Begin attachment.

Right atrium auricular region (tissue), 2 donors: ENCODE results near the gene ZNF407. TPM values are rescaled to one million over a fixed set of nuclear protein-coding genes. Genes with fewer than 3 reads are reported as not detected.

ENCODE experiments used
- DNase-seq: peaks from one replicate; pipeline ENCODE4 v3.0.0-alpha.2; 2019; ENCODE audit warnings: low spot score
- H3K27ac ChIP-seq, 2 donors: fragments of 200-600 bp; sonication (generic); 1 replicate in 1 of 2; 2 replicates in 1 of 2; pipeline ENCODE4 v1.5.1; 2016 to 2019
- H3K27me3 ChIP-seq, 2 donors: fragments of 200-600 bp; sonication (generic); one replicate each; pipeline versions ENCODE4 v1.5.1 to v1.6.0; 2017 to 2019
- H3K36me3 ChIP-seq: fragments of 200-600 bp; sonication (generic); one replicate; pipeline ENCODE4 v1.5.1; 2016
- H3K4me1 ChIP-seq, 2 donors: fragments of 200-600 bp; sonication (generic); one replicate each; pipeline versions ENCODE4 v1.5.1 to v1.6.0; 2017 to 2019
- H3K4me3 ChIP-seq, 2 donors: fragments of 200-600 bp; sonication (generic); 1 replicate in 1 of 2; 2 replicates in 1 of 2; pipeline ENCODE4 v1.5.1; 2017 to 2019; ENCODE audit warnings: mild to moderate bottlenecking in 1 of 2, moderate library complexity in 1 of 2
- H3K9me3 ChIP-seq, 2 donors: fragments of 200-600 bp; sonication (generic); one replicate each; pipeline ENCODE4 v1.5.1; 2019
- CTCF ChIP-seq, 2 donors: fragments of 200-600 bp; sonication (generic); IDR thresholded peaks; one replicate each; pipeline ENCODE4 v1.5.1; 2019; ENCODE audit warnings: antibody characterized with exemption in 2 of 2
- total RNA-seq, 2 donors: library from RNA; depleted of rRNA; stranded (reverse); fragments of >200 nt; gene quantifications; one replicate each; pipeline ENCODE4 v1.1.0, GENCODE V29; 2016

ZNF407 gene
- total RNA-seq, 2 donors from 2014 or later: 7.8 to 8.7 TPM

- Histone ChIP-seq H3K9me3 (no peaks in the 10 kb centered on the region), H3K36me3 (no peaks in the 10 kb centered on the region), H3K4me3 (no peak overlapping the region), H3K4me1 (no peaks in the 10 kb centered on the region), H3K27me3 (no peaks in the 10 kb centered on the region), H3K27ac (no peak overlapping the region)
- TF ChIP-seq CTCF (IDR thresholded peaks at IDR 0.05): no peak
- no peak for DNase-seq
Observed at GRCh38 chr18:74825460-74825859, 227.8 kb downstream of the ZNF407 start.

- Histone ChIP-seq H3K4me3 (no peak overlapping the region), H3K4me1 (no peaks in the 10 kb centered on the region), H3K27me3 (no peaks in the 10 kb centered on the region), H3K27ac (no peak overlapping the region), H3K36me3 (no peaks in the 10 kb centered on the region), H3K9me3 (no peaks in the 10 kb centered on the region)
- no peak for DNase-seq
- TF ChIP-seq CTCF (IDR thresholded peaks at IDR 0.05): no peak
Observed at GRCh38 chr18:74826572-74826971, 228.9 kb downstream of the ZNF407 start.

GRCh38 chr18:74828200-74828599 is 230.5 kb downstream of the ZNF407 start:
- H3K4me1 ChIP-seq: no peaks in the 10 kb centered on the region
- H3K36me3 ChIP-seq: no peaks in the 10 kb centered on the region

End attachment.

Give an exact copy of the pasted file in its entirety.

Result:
Right atrium auricular region (tissue), 2 donors: ENCODE results near the gene ZNF407. TPM values are rescaled to one million over a fixed set of nuclear protein-coding genes. Genes with fewer than 3 reads are reported as not detected.

ENCODE experiments used
- DNase-seq: peaks from one replicate; pipeline ENCODE4 v3.0.0-alpha.2; 2019; ENCODE audit warnings: low spot score
- H3K27ac ChIP-seq, 2 donors: fragments of 200-600 bp; sonication (generic); 1 replicate in 1 of 2; 2 replicates in 1 of 2; pipeline ENCODE4 v1.5.1; 2016 to 2019
- H3K27me3 ChIP-seq, 2 donors: fragments of 200-600 bp; sonication (generic); one replicate each; pipeline versions ENCODE4 v1.5.1 to v1.6.0; 2017 to 2019
- H3K36me3 ChIP-seq: fragments of 200-600 bp; sonication (generic); one replicate; pipeline ENCODE4 v1.5.1; 2016
- H3K4me1 ChIP-seq, 2 donors: fragments of 200-600 bp; sonication (generic); one replicate each; pipeline versions ENCODE4 v1.5.1 to v1.6.0; 2017 to 2019
- H3K4me3 ChIP-seq, 2 donors: fragments of 200-600 bp; sonication (generic); 1 replicate in 1 of 2; 2 replicates in 1 of 2; pipeline ENCODE4 v1.5.1; 2017 to 2019; ENCODE audit warnings: mild to moderate bottlenecking in 1 of 2, moderate library complexity in 1 of 2
- H3K9me3 ChIP-seq, 2 donors: fragments of 200-600 bp; sonication (generic); one replicate each; pipeline ENCODE4 v1.5.1; 2019
- CTCF ChIP-seq, 2 donors: fragments of 200-600 bp; sonication (generic); IDR thresholded peaks; one replicate each; pipeline ENCODE4 v1.5.1; 2019; ENCODE audit warnings: antibody characterized with exemption in 2 of 2
- total RNA-seq, 2 donors: library from RNA; depleted of rRNA; stranded (reverse); fragments of >200 nt; gene quantifications; one replicate each; pipeline ENCODE4 v1.1.0, GENCODE V29; 2016

ZNF407 gene
- total RNA-seq, 2 donors from 2014 or later: 7.8 to 8.7 TPM

- Histone ChIP-seq H3K9me3 (no peaks in the 10 kb centered on the region), H3K36me3 (no peaks in the 10 kb centered on the region), H3K4me3 (no peak overlapping the region), H3K4me1 (no peaks in the 10 kb centered on the region), H3K27me3 (no peaks in the 10 kb centered on the region), H3K27ac (no peak overlapping the region)
- TF ChIP-seq CTCF (IDR thresholded peaks at IDR 0.05): no peak
- no peak for DNase-seq
Observed at GRCh38 chr18:74825460-74825859, 227.8 kb downstream of the ZNF407 start.

- Histone ChIP-seq H3K4me3 (no peak overlapping the region), H3K4me1 (no peaks in the 10 kb centered on the region), H3K27me3 (no peaks in the 10 kb centered on the region), H3K27ac (no peak overlapping the region), H3K36me3 (no peaks in the 10 kb centered on the region), H3K9me3 (no peaks in the 10 kb centered on the region)
- no peak for DNase-seq
- TF ChIP-seq CTCF (IDR thresholded peaks at IDR 0.05): no peak
Observed at GRCh38 chr18:74826572-74826971, 228.9 kb downstream of the ZNF407 start.

GRCh38 chr18:74828200-74828599 is 230.5 kb downstream of the ZNF407 start:
- H3K4me1 ChIP-seq: no peaks in the 10 kb centered on the region
- H3K36me3 ChIP-seq: no peaks in the 10 kb centered on the region